Fiction > Harvard Classics > Richard Brinsley Sheridan > The School for Scandal
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Richard Brinsley Sheridan (1751–1816).  The School for Scandal.
The Harvard Classics.  1909–14.
 
A Portrait
 
Addressed to Mrs. Crewe, with the Comedy of the School for Scandal, By R. B. Sheridan, Esq.
 
 
TELL me, ye prim adepts in Scandal’s school,
Who rail by precept, and detract by rule,
Lives there no character, so tried, so known,
So decked with grace, and so unlike your own,
That even you assist her fame to raise,        5
Approve by envy, and by silence praise!
Attend!—a model shall attract your view—
Daughters of calumny, I summon you!
You shall decide if this a portrait prove,
Or fond creation of the Muse and Love.        10
Attend, ye virgin critics, shrewd and sage,
Ye matron censors of this childish age,
Whose peering eye and wrinkled front declare
A fixed antipathy to young and fair;
By cunning, cautious; or by nature, cold,        15
In maiden madness, virulently bold!—
Attend, ye skilled to coin the precious tale,
Creating proof, where innuendos fail!
Whose practised memories, cruelly exact,
Omit no circumstance, except the fact!—        20
Attend, all ye who boast,—or old or young,—
The living libel of a slanderous tongue!
So shall my theme as far contrasted be,
As saints by fiends, or hymns by calumny.
Come, gentle Amoret (for ’neath that name        25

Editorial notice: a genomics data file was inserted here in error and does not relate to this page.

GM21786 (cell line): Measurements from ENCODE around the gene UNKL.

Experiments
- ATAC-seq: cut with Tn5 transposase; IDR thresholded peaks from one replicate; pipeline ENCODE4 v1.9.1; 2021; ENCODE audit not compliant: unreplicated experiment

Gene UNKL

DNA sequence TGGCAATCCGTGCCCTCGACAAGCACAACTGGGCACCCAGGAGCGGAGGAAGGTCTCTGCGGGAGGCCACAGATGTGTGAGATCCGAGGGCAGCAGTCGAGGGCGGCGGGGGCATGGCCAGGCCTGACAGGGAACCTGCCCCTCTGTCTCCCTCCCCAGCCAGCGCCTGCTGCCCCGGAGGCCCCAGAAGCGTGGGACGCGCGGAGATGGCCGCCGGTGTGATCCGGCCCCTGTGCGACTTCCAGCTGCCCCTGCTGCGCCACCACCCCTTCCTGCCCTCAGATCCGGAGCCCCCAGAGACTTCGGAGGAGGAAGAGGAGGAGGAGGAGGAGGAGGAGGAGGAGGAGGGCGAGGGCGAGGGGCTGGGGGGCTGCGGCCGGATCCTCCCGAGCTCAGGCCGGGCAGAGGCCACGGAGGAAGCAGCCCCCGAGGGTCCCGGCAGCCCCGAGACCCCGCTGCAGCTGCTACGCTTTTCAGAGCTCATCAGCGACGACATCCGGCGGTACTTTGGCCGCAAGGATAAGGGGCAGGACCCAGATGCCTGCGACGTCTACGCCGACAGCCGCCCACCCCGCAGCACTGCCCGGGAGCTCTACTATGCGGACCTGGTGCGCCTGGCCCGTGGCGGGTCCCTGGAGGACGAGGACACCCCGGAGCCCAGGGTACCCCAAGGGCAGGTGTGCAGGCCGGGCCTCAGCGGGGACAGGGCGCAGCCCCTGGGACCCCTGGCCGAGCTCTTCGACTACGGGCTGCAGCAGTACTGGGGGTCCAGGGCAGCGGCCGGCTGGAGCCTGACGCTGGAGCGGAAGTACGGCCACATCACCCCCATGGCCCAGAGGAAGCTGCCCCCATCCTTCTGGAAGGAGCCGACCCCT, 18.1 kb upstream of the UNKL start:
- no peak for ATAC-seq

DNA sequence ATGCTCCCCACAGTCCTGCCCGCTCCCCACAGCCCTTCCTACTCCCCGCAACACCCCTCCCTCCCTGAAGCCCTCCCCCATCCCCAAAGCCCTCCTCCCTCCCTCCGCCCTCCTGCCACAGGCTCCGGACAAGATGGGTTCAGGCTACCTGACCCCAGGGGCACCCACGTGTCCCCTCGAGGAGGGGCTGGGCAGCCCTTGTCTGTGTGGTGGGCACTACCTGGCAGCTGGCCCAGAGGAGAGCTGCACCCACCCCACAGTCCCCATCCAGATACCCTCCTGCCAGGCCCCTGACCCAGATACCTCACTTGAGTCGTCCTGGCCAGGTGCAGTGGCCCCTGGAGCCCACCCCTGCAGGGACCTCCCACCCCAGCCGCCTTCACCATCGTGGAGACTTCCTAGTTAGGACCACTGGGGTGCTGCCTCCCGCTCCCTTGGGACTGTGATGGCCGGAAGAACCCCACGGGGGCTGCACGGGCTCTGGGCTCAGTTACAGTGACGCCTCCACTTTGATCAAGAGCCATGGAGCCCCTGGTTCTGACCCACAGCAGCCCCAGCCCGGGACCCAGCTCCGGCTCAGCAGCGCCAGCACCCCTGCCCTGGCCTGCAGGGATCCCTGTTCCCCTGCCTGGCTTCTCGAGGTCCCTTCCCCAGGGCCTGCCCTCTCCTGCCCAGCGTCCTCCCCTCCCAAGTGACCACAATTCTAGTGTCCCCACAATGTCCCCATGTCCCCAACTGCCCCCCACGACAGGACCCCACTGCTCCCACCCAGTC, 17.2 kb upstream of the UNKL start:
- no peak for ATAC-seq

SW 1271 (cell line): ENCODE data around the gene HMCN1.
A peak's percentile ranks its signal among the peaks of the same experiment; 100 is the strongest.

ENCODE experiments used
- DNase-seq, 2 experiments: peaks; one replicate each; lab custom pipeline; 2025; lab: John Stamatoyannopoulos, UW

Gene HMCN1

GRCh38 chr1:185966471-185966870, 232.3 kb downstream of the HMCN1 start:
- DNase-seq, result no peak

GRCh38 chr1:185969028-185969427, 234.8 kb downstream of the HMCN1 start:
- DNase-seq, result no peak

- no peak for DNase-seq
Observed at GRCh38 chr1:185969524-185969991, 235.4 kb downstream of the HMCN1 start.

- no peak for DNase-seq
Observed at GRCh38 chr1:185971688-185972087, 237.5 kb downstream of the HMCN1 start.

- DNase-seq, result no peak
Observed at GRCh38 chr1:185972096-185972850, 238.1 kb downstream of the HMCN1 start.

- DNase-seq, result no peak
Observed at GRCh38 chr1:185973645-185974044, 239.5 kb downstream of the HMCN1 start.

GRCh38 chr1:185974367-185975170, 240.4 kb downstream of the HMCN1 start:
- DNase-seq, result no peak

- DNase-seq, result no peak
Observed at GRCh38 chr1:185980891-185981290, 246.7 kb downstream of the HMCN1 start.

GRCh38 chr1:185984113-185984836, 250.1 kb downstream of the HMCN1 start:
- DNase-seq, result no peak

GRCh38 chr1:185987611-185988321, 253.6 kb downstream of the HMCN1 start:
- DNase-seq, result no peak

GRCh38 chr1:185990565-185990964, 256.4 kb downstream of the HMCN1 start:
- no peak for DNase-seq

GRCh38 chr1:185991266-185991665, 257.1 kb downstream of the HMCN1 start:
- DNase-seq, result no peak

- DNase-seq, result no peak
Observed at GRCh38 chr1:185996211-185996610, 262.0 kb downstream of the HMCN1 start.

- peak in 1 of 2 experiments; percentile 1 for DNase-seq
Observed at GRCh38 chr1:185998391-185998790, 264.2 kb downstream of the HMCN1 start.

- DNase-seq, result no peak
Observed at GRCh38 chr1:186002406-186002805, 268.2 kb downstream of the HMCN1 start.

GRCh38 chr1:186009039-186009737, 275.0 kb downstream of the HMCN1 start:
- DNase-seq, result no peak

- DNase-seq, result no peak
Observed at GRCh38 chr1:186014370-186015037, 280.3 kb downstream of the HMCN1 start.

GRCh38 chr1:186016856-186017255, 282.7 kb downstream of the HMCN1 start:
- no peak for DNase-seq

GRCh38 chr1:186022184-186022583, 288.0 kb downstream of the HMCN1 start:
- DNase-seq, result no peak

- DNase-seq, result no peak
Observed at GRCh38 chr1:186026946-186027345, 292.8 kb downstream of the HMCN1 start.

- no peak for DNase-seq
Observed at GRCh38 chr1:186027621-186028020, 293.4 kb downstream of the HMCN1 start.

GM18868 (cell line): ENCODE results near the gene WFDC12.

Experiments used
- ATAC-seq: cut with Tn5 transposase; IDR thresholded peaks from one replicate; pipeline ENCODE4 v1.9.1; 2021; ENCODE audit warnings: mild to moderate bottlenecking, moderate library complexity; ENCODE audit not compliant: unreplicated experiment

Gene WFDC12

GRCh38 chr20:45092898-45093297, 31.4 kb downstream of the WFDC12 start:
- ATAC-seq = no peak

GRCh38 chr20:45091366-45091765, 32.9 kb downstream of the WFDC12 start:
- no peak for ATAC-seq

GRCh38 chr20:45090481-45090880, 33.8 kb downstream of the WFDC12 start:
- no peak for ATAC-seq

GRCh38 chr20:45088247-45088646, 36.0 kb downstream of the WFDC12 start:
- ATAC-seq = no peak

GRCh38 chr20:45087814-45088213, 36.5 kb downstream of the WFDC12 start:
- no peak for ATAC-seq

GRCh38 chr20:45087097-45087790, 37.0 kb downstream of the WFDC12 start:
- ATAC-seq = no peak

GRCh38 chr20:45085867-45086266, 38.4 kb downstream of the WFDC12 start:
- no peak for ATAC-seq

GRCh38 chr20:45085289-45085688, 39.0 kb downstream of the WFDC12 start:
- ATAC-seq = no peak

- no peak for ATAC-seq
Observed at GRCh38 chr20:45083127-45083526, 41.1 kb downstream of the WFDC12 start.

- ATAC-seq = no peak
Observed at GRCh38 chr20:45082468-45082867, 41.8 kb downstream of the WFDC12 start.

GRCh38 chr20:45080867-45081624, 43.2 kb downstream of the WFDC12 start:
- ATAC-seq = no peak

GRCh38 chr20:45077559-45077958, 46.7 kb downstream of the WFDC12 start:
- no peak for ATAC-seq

In worthier verse is sung thy beauty’s fame);
Come—for but thee who seeks the Muse? and while
Celestial blushes check thy conscious smile,
With timid grace, and hesitating eye,
The perfect model, which I boast, supply:—        30
Vain Muse! couldst thou the humblest sketch create
Of her, or slightest charm couldst imitate—
Could thy blest strain in kindred colours trace
The faintest wonder of her form and face—
Poets would study the immortal line,        35
And Reynolds own his art subdued by thine;
That art, which well might added lustre give
To Nature’s best, and Heaven’s superlative:
On Granby’s cheek might bid new glories rise,
Or point a purer beam from Devon’s eyes!        40
Hard is the task to shape that beauty’s praise,
Whose judgment scorns the homage flattery pays!
But praising Amoret we cannot err,
No tongue o’ervalues Heaven, or flatters her!
Yet she by Fate’s perverseness—she alone        45
Would doubt our truth, nor deem such praise her own.
Adorning fashion, unadorned by dress,
Simple from taste, and not from carelessness;
Discreet in gesture, in deportment mild,
Not stiff with prudence, nor uncouthly wild:        50
No state has Amoret; no studied mien;
She frowns no goddess, and she moves no queen.
The softer charm that in her manner lies
Is framed to captivate, yet not surprise;
It justly suits the expression of her face,—        55
’Tis less than dignity, and more than grace!
On her pure cheek the native hue is such,
That, formed by Heaven to be admired so much,
The hand divine, with a less partial care,